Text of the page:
> I can certainly point to disciples such as history, math, sociology, anthropology, business management, archaeology, dietetics, psychology, and philosophy as ways we procure knowledge do not exclusively have to do with control groups, empirical reproducibility, and hard repeatable data.

Actually, yes they do, to the extent that they are in any way reliable.

>what of jurisprudence, economics, and politics?

What of them?

> Music is an excellent example.

Music is an excellent example of an aesthetic experience. Is that what your beliefs are?

> Evidence of our thoughts and emotions betrays that we are more than just material objects.

No, they're not.

> Our sense of self (and perception of self, not just in thought, but as an entity) gives evidence that we have a conception of an immaterial self.

No, it's not.

> The reliability of cognitive content gives evidence that something besides pure materialism is present in our beings.

No, it doesn't. For one thing, our cognitive content is not very reliable.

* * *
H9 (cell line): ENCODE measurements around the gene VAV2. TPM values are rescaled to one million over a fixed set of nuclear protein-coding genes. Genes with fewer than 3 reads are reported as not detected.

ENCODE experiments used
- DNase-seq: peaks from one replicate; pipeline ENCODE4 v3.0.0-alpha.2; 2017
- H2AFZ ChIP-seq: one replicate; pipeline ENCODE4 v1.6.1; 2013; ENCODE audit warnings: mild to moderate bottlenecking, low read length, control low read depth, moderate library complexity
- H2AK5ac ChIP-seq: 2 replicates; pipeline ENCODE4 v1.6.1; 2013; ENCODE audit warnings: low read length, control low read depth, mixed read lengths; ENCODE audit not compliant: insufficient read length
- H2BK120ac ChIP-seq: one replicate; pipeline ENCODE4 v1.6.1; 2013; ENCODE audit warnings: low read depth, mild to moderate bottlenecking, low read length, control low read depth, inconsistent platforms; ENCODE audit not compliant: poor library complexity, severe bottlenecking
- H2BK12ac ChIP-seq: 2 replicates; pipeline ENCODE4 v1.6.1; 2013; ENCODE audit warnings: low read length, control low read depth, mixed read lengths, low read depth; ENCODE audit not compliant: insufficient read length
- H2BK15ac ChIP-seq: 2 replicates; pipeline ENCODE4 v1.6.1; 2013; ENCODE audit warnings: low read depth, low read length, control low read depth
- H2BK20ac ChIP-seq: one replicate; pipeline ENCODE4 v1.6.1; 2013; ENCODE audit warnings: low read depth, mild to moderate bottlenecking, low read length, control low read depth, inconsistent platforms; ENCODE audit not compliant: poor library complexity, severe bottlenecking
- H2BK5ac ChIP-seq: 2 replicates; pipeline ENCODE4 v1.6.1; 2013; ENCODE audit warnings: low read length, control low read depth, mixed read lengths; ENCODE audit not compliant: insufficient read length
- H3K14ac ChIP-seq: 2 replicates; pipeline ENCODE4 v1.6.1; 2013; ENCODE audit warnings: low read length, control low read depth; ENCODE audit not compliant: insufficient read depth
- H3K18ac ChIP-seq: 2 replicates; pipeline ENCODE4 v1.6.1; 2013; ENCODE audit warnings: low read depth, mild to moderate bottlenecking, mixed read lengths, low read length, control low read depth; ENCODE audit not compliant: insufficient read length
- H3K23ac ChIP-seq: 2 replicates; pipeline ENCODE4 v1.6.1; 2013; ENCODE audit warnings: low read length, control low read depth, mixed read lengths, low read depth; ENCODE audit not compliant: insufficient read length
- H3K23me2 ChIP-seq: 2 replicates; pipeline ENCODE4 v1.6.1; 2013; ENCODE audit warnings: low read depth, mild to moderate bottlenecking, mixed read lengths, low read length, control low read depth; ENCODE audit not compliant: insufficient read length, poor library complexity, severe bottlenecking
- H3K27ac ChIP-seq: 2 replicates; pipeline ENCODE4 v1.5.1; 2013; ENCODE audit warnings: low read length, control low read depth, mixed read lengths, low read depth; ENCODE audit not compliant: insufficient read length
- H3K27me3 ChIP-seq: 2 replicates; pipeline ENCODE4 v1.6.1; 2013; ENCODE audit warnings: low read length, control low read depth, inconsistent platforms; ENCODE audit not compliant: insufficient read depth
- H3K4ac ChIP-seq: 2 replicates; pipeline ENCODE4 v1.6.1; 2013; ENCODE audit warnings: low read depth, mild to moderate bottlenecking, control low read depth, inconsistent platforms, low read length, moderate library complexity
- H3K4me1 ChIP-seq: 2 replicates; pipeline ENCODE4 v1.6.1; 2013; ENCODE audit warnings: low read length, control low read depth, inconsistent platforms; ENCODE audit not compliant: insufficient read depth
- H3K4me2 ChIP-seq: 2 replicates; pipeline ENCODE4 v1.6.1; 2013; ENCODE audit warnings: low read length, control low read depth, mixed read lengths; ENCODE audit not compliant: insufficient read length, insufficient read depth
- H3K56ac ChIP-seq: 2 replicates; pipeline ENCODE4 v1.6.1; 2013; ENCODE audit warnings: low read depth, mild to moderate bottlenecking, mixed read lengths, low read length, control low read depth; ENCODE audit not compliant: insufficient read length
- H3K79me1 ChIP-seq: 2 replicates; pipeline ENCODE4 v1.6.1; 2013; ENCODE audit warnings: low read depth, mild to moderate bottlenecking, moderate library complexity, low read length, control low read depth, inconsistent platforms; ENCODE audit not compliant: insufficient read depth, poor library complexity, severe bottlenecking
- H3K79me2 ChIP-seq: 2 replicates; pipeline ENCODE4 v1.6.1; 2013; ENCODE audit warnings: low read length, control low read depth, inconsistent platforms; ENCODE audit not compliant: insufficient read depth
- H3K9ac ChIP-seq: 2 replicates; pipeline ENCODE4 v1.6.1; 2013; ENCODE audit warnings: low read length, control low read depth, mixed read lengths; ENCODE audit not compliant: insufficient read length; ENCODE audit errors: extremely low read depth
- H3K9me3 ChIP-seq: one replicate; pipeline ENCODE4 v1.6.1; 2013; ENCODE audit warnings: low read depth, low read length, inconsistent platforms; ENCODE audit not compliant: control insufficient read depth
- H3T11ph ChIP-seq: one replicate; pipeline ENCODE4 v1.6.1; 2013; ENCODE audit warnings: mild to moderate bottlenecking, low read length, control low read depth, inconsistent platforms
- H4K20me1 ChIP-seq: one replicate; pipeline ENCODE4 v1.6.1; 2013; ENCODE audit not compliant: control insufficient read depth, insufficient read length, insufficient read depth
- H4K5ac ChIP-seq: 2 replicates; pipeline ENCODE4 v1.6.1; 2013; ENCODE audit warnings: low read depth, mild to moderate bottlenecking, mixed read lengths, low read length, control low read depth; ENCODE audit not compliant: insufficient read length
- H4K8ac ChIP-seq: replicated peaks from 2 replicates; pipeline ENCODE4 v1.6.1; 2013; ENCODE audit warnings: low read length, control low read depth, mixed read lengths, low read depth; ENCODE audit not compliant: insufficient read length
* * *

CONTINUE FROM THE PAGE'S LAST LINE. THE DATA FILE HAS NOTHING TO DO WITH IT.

Did you find my responses unsatisfying? Maybe that's because they're pure unsupported assertions. Please take note.

> I think it's more than just experiences and memories.

Yes, we know that you think that. Now can you defend your opinion?

> What makes rational sense is that humans have been endowed by God with souls

Actually, that makes no rational sense whatsoever.

> That's the way I look at it.

OK, now can you actually debate and defend that the way you look at it is correct? You know, here in a debate forum?
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Re: I'm having a hard time with original sin

Postby jimwalton » Mon Dec 08, 2014 4:03 pm

It depends what you mean by "science". One meaning is that "science" is simply knowledge; the other meaning is that science is the study of the natural world. If the former, then history, math, theology, metaphysics, and philosophy are all "science". If the latter, then they are not.

If science means knowledge, then "we can only know things by scientific means" is just tautological. But if science means a particular type of knowledge procured in a particular way, then we need to stick to that meaning.

If we go with the former meaning (science is knowledge), then of course history, archaeology, psychology, etc., are all sciences, as are theology, philosophy and metaphysics. If we go with the latter meaning, they are not.

> Actually, yes they do, to the extent that they are in any way reliable.